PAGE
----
Additionally, tobacco and caffeine can reduce potassium absorption in the body, which can lead to a deficiency. Other people at increased risk for hypokalemia include crash dieters, substance abusers, and alcoholics.
What Are the Symptoms Of Potassium Deficiency?
1. You’re always tired
Since so many things can cause fatigue, a sudden onset of exhausted might seem like a mystery. But if you’re getting enough sleep, taking good care of yourself, and you’re still always tired, try increasing your potassium levels. A deficiency could be the culprit.
2. You feel faint or dizzy
Low potassium levels can leave you feeling dizzy and light-headed. While feeling this way can also be a symptom of other issues, you should first rule out hypokalemia, a low level of potassium in your blood. This can be done with a simple blood test.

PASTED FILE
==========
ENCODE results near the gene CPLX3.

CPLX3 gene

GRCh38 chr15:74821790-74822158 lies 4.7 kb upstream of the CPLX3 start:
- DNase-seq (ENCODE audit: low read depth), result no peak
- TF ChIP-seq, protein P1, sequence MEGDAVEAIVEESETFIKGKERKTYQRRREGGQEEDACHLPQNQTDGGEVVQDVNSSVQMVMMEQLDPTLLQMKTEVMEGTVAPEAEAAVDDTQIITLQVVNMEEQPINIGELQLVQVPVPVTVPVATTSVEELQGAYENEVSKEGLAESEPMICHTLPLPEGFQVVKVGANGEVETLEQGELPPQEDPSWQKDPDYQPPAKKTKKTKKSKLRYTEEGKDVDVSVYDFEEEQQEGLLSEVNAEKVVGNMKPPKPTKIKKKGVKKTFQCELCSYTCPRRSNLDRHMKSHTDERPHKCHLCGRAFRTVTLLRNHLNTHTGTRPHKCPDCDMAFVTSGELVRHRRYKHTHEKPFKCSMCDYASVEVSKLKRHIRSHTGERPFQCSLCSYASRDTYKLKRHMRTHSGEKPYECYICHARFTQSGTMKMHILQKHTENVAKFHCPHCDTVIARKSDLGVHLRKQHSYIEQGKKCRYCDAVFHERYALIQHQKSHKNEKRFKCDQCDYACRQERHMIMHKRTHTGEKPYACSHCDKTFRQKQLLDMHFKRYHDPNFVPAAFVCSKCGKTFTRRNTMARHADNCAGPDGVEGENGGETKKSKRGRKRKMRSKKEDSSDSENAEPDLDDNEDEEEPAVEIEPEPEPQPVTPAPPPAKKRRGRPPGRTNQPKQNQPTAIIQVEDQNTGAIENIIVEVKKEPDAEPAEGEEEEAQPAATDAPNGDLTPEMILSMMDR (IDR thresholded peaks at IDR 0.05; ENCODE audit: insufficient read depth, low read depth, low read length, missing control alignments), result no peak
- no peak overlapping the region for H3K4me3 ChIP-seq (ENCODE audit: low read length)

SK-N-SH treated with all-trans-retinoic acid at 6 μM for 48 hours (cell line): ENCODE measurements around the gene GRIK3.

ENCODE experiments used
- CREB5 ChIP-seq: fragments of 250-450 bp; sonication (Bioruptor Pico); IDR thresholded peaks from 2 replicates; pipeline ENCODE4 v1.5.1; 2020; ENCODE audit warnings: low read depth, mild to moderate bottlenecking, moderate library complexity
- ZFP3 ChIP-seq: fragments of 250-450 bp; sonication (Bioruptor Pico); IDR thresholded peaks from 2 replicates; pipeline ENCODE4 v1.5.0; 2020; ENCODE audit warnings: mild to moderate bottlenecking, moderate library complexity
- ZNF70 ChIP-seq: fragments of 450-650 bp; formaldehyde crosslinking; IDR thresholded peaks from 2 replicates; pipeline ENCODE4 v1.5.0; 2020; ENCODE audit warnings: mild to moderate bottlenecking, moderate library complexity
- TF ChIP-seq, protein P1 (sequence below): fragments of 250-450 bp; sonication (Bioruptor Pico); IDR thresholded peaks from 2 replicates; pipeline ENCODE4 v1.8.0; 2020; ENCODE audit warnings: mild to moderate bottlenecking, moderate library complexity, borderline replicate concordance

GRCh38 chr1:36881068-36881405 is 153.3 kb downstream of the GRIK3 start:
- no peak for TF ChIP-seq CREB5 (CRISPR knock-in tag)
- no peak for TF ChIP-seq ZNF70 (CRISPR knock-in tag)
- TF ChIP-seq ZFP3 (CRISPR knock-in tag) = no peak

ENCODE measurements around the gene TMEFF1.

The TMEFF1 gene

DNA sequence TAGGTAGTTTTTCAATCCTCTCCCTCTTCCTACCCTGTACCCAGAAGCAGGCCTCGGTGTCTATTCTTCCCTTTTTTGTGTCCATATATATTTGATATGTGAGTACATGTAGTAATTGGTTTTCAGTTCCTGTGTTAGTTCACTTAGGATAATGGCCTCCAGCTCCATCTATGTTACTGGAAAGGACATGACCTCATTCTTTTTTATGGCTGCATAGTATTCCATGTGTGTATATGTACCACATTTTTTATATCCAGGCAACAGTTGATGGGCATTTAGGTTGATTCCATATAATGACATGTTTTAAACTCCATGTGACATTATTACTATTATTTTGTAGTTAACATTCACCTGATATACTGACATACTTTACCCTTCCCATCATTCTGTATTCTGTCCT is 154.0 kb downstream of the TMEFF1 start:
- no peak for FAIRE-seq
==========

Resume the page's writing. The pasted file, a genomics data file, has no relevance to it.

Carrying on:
3. Muscle cramps
Were you told to eat a banana for muscle cramps as a child? That was probably good advice. Potassium is vital to smooth muscle contraction and growth, and when your levels are too low, you may experience spasms, cramps, and aches.
5. You’re experiencing heart palpitations or an irregular heartbeat
Did you know low potassium levels can cause the blood vessels in your body to narrow? This can lead to hypertension or high blood pressure, according to Eating Well. When the potassium-sodium balance is off, your heart’s muscles may also have a harder time pumping, which is why you’ll have an irregular heartbeat or palpitations.
If any of these symptoms apply to you, trying adding some potassium-rich foods to your diet. Bananas are an obvious and tasty choice, but these 10 foods also deliver a healthy dose of this essential mineral.
Top 10 Foods Rich In Potassium
Not only are avocados delicious and heart-healthy, but they’re also an excellent source of potassium. One serving of avocado (which is about 1/5 of a large one) contains 140 mg of potassium, and you’ll get 700 mg if you eat the entire thing.